Why your favorite author’s next book isn’t finished

This

Buzzfeed article by Arianna Rebolini

reports on a survey of authors by Stop Procrastinating about what distracts them from writing.

23% said “videos of animal internet celebrities”, while 4% said…sex.

Hm… ;)

What do you think? If you are a writer, what keeps you from writing? I hope reading is on that list! After all, that’s probably one of the best fuels for the literary engine. Are you satisfied with the outcome of the infringing site being taken down…or do you think that was too harsh or not harsh enough? Do you think libraries should be measured by their impacts…or should they simply stand as a public good with no performance evaluation? Feel free to tell me and my readers what you think by commenting on this post.

Join hundreds of readers and try the free ILMK magazine at Flipboard!

* I am linking to the same thing at the regular Amazon site, and at AmazonSmile. When you shop at AmazonSmile, half a percent of your purchase price on eligible items goes to a non-profit you choose. It will feel just like shopping at Amazon: you’ll be using your same account. The one thing for you that is different is that you pick a non-profit the first time you go (which you can change whenever you want)…and the good feeling you’ll get. :) Shop ’til you help! :) By the way, it’s been interesting lately to see Amazon remind me to “start at AmazonSmile” if I check a link on the original Amazon site. I do buy from AmazonSmile, but I have a lot of stored links I use to check for things.

This post by Bufo Calvin originally appeared in the I Love My Kindle blog. To support this or other blogs/organizations, buy  Amazon Gift Cards from a link on the site, then use those to buy your items. There will be no cost to you, and a benefit to them.

Round up #273: what Edith Wharton and Scarlett Johansson have in common, the Everything Store store

October 10, 2014

Round up #273: what Edith Wharton and Scarlett Johansson have in common, the Everything Store store

The ILMK Round ups are short pieces which may or may not be expanded later.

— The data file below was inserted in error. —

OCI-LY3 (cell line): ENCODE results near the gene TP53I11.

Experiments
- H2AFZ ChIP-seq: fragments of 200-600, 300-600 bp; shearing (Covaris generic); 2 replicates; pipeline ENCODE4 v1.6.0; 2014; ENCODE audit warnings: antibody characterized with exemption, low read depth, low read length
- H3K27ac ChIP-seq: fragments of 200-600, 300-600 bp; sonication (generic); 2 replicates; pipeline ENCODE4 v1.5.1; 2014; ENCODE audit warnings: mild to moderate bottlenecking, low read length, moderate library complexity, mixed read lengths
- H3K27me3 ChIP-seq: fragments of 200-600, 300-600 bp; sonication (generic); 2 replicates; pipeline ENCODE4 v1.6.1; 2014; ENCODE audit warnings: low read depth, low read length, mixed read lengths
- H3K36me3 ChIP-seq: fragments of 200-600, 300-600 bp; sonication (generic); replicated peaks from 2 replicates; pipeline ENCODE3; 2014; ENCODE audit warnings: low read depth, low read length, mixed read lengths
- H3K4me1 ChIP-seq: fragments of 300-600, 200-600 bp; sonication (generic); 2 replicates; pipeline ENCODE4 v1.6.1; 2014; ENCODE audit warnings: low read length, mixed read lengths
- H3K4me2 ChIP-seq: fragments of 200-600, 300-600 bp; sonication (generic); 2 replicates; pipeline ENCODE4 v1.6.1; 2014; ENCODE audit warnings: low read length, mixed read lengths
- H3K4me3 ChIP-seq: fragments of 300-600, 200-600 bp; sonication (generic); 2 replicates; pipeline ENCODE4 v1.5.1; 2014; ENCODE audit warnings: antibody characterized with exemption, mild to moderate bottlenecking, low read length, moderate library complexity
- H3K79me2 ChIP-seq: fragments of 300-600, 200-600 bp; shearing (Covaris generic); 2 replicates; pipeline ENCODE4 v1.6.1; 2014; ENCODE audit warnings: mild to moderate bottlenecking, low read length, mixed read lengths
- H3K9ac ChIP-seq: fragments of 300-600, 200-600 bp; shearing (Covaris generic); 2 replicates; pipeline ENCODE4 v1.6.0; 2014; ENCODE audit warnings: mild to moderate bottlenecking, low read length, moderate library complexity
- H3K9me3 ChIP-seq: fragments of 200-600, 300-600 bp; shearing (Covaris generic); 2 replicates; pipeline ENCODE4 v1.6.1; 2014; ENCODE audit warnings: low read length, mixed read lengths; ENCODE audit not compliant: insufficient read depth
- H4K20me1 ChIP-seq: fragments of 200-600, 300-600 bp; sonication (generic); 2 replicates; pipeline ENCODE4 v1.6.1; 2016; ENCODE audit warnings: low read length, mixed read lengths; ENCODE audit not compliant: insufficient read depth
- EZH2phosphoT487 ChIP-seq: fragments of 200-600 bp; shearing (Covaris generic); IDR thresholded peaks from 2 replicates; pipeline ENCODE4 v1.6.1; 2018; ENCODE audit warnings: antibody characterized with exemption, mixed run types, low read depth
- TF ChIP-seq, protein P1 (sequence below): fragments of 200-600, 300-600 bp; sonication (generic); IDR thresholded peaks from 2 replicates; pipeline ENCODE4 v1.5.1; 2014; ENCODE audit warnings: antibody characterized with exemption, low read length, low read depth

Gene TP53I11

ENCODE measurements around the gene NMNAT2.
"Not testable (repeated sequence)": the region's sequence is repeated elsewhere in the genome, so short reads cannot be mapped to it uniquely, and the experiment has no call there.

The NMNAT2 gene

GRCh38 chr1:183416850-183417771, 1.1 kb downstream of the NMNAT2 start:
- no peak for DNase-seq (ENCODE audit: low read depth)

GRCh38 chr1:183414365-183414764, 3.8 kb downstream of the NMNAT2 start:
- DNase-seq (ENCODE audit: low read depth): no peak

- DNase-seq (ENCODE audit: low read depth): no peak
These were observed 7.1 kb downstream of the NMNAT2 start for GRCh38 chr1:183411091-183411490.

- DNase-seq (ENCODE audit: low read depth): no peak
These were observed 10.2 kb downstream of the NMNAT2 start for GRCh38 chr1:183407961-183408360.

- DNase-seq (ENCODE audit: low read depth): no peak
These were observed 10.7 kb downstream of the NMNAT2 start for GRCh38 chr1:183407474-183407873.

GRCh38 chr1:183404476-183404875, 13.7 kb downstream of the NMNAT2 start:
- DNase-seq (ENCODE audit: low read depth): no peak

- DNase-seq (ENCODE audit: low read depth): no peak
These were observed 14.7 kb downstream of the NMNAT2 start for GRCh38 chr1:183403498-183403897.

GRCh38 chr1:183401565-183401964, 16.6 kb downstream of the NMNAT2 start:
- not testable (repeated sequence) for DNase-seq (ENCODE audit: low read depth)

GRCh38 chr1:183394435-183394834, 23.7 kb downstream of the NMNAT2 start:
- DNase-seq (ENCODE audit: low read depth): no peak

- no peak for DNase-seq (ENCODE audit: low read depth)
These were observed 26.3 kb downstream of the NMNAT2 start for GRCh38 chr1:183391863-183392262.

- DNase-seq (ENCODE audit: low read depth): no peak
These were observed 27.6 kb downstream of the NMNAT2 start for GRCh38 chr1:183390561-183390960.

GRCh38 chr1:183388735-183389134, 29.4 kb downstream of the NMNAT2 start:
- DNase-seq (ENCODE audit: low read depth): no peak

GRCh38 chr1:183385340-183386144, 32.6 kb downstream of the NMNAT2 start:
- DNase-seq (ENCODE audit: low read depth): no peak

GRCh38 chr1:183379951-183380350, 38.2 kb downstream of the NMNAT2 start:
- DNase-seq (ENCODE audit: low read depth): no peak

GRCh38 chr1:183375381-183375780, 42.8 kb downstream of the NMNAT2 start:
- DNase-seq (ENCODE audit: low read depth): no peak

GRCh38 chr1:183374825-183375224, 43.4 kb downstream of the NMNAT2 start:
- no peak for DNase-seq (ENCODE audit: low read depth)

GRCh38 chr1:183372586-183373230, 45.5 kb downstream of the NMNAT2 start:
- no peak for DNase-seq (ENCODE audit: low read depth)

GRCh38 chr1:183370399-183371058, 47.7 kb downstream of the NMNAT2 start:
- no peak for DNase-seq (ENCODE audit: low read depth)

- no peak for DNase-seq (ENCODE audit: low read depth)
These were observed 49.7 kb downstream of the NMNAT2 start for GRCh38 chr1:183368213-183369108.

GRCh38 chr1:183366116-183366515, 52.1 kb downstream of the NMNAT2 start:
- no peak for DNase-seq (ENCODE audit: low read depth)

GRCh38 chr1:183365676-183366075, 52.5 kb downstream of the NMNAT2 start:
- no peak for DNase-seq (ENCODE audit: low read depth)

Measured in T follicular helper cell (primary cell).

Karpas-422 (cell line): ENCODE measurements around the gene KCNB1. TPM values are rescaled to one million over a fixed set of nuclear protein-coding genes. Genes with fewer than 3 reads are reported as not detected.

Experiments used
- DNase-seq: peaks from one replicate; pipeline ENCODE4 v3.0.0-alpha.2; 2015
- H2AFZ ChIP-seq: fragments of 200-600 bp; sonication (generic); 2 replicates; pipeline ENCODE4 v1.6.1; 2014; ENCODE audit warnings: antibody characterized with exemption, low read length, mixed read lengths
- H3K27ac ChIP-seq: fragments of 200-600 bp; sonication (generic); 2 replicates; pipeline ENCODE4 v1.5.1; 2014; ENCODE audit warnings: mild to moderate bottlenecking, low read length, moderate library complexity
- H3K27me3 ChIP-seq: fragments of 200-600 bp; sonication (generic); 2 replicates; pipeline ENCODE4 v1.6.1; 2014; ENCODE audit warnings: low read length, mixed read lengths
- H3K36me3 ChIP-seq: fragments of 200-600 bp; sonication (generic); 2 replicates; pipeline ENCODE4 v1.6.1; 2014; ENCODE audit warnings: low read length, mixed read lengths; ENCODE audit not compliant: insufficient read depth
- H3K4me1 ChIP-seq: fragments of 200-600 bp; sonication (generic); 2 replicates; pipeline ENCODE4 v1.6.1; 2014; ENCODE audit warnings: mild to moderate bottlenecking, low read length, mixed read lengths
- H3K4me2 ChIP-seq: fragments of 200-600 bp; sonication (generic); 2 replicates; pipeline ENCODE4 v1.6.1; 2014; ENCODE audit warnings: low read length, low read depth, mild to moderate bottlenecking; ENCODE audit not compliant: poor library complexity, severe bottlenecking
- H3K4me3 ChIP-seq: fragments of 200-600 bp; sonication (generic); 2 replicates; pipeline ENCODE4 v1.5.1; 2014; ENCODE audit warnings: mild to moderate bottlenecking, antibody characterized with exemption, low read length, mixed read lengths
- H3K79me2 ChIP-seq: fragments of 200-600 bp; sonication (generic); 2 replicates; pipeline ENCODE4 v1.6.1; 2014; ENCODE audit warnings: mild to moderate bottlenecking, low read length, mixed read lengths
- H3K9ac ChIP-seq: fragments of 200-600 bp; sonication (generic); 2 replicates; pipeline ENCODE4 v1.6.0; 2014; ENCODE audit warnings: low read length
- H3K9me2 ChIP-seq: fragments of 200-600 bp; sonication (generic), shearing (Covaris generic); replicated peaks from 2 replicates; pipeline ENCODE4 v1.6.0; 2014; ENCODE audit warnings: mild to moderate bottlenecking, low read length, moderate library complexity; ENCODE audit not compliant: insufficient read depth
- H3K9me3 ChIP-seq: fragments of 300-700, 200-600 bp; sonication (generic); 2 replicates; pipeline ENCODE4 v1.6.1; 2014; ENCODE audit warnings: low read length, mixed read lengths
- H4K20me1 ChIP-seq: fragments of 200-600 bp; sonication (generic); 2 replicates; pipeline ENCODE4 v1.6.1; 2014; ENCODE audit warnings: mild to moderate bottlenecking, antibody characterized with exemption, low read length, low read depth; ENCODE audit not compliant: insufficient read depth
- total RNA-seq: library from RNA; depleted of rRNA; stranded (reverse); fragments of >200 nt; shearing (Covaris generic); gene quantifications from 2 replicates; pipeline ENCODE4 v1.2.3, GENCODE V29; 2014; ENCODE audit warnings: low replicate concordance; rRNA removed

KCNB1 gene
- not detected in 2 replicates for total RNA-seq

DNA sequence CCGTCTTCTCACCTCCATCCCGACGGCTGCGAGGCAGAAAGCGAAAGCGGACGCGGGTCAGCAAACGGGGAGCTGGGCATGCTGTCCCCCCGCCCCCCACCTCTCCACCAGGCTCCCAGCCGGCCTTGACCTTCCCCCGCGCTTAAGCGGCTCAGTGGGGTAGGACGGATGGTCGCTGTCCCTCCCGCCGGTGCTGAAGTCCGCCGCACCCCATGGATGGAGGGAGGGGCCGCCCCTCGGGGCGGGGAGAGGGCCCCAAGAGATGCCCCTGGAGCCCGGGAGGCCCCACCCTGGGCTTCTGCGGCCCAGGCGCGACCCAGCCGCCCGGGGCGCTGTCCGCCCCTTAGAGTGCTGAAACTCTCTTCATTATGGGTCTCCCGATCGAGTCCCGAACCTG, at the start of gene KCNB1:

The New Yorker cartoon about Amazon

A reader alerted me in a private e-mail (thanks, reader! If you want credit, let me know) about this

New Yorker cartoon by Sip Ress

It illustrates how some people feel about Amazon (present company excepted…I assume). ;)

Amazon webcast of Q3 financials

Amazon has announced that they will webcast their third quarter financials (they always webcast them) on Thursday, October 23, at 2:00 PM Pacific.

You can listen live at

www.amazon.com/ir

or listen to the recording later at the same site. I’ll let you know what I think. This is an interesting one, because of all the controversy with Hachette (and other things), the launch of the Fire Phone, and Kindle Unlimited. I think the last one must be working pretty well, since they are expanding it to other markets.

This

Seeking Alpha article by ValueWalk

suggests it may be a better report than some people projected.

“You know what this website needs? Walls…”

According to this

New York Daily News article by Katherine Clarke

and other sources (it seems to have started with the New York Times, but they like to keep their stuff from you with a paywall…I try to make this simple for you when I can), Amazon is going to open a brick and mortar (or as Clarke cleverly called it, “clicks and mortar”) store in New York City.

Don’t expect to walk into it and see twenty million books. :) It will probably serve two main purposes.

The first is as a showroom for Amazon hardware and such. You know, they can have Kindles and Fires (tablets, TV, phones) on display, and let you get hands on. Gee, this is a case where showrooming (something that many brick and mortar stores hate: people come into their store to check out items, feel them…and then buy them online) is a good thing. ;)

That makes sense: it’s not a store/store, it’s a live demo.

The other thing they are likely to do it “order online, pick up in person”. That would only be for a limited number of items if you wanted to pick it up the same day, and could be far more if you are willing to wait a couple of days.

It seems pretty unlikely to me, as a former retailer, that the store can sell enough merchandise in that location to be profitable…but if you chalk it up to advertising expense, it makes sense.

New York Comic Con

It may not be as big as San Diego Comic Con, but New York Comic Con is happening this weekend. You can expect some tie-in deals from Amazon: one of my regular readers, Brian Hartman, commented on this, noticing it on trade paperbacks (the large size).

While Amazon recently bought the very popular Comixology app, they also have comic books available directly through the Kindle store:

Comic Books in the USA Kindle Store (at AmazonSmile: benefit a non-profit of your choice by shopping*)

I’m not noticing a big sale there, but I did stumble across that there are over 4,000 comic books available as part of Kindle Unlimited! I keep seeing more and more value to that subscription…

Some books coming to TV

Movies and TV based on books can really drive up book sales…Gone Girl is #1 in the Kindle store right now, for example.

So, here’s a quick listing of some upcoming adaptations. Note that they might never make it to your screen…you never know for sure.

  • Kim Stanley Robinson’s Mars Trilogy on Spike
  • Steven Frey’s The Chairman on Spike
  • Richard D. Bronson’s War at the Shore on Spike
  • Mairi Hedderwick’s Katie Morag books on CBBC